It got me thinking about grant proposals. Grant writers are the luckiest people in the world. We have crazy exciting subjects. Yet most grant writing is dull and dreary. It’s stilted. Basic rules of grammar and punctuation run amok. And when grantors reads these messes, they can’t make sense of it, and your grant goes into the old circular file.

I think most grant writers (including myself) struggle to make our proposals sing — to express the organization, its mission, personality, and uniqueness. So here are some resources I use to help keep my writing from sucking (as badly as it could).

The Elements of Style by Strunk & White Elements of Style

Strunk & White is my bible. I keep a copy next to my bed. It is heavily marked. The pages are yellow and stained with coffee and wine. It was originally written in 1918, and still gives great advice.

It’s also a great example of how to make a boring subject very funny. It was edited by E.B. White, the great American humorist who wrote Charlotte’s Web, Stuart Little, and Is Sex Necessary?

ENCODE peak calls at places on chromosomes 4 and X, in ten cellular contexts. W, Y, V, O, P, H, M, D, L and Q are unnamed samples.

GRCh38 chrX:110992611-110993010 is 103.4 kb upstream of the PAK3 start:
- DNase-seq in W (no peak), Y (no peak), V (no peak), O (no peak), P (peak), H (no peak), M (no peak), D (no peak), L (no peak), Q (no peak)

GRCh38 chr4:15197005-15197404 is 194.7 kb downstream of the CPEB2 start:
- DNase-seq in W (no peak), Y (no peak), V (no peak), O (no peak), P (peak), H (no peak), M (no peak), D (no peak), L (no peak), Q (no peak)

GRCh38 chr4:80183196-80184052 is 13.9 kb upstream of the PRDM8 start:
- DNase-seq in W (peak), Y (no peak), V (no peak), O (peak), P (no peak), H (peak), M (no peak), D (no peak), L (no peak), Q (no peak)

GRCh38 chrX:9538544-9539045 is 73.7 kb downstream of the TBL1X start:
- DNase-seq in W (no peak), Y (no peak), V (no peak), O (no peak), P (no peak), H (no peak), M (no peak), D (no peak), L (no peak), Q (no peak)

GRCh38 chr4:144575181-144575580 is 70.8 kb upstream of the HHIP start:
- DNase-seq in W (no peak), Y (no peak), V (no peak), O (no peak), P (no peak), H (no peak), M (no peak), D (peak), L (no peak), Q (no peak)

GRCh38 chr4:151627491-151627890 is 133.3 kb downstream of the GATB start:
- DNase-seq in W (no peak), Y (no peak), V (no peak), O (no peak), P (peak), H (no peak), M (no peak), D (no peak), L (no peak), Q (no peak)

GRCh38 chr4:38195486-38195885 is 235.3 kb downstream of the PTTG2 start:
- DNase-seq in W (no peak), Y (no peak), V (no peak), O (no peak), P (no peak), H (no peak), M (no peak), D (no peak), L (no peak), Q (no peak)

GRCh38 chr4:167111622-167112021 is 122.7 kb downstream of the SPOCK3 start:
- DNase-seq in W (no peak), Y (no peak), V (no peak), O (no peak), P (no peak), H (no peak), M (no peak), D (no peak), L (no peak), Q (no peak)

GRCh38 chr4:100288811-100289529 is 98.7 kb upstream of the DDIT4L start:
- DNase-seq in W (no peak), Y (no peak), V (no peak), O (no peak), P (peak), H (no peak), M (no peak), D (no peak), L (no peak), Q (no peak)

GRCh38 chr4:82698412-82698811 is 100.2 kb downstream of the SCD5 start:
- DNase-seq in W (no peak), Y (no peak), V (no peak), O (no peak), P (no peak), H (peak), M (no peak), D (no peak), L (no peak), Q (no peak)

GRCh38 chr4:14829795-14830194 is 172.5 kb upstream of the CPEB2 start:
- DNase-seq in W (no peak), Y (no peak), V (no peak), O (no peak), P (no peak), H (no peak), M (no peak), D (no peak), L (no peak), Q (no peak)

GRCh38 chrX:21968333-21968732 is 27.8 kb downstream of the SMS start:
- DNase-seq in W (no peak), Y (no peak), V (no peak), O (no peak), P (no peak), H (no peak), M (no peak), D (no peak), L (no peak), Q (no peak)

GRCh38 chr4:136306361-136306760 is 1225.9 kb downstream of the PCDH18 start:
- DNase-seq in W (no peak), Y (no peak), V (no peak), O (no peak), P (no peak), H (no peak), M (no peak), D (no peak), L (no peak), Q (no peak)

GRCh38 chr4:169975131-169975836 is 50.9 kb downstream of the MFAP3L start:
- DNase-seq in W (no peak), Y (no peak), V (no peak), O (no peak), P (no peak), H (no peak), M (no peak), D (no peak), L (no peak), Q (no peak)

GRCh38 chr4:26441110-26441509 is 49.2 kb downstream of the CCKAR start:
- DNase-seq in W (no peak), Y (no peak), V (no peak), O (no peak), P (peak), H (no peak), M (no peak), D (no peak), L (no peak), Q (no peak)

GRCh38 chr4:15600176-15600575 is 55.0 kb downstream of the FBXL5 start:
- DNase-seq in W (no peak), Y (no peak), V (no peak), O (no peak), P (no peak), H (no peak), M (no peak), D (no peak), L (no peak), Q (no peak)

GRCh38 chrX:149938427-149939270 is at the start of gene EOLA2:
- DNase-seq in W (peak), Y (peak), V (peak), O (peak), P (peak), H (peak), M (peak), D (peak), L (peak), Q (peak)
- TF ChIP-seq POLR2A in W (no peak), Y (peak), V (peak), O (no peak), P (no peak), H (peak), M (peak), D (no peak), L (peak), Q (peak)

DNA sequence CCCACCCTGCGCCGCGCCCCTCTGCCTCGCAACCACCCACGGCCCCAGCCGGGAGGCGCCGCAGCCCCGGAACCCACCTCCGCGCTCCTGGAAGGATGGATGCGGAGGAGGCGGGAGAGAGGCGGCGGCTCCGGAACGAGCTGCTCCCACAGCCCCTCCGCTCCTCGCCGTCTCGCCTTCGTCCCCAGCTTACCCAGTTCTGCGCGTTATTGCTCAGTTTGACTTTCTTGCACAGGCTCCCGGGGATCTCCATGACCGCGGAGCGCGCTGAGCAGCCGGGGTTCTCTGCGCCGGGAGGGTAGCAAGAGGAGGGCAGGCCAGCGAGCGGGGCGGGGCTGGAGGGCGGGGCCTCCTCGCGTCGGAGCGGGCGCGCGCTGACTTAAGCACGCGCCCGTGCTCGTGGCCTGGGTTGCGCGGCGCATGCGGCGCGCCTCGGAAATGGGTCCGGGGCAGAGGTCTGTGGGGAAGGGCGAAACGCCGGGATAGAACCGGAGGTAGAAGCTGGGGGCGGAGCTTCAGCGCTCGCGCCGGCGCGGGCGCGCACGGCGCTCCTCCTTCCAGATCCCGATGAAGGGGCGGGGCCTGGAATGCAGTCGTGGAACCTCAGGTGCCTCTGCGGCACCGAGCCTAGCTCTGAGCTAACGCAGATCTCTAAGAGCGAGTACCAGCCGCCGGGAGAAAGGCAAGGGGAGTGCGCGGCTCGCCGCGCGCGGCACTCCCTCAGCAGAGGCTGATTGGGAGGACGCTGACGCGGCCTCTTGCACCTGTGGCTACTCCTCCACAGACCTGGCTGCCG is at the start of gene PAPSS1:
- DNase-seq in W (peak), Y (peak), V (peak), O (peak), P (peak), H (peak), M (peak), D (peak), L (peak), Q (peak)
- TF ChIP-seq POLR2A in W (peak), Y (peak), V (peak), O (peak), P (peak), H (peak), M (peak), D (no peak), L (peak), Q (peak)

Yes, some of the material is outdated. But who cares? A smart writer still pays attention to these two masters.

On Writing Well by William Zinsser On Writing Well

Zinsser is my new discovery. Non-fiction writers must own this book. Zinsser helps journalists, cookbook writers, travel writers, sports writers, memoirists. And grant writers can find plenty of treasure.

  • “Rewriting is the essence of writing well: it’s where the game is won or lost.”
  • “Fighting clutter [in your writing] is like fighting weeds — the writer is always slightly behind.”
  • “Beware of creeping nounism. This is an American disease that strings two or three nouns together when one noun — or better yet, one verb — will do.” Grant proposals are RIFE with this sin. I’m looking at you, “geographic information system.” I think you’re a map.

Why Knot? by Philippe Petit Why Knot

This is not a book about writing. It is a book about knots. Yawn…

But look at Petit’s writing. It’s astonishing. This guy is passionate about knots, of all things. Why? Because knots save lives every day. He writes about people who use knots, where they use them, and how they use them. And he writes about SPECIFIC people, in SPECIFIC places, who need SPECIFIC knots. You actually hear Petit speak, telling you how to tie these knots and when to use them. He even gives you a ROPE with the book, so you can start tying knots right away.

Why Knot? is the perfect grant package.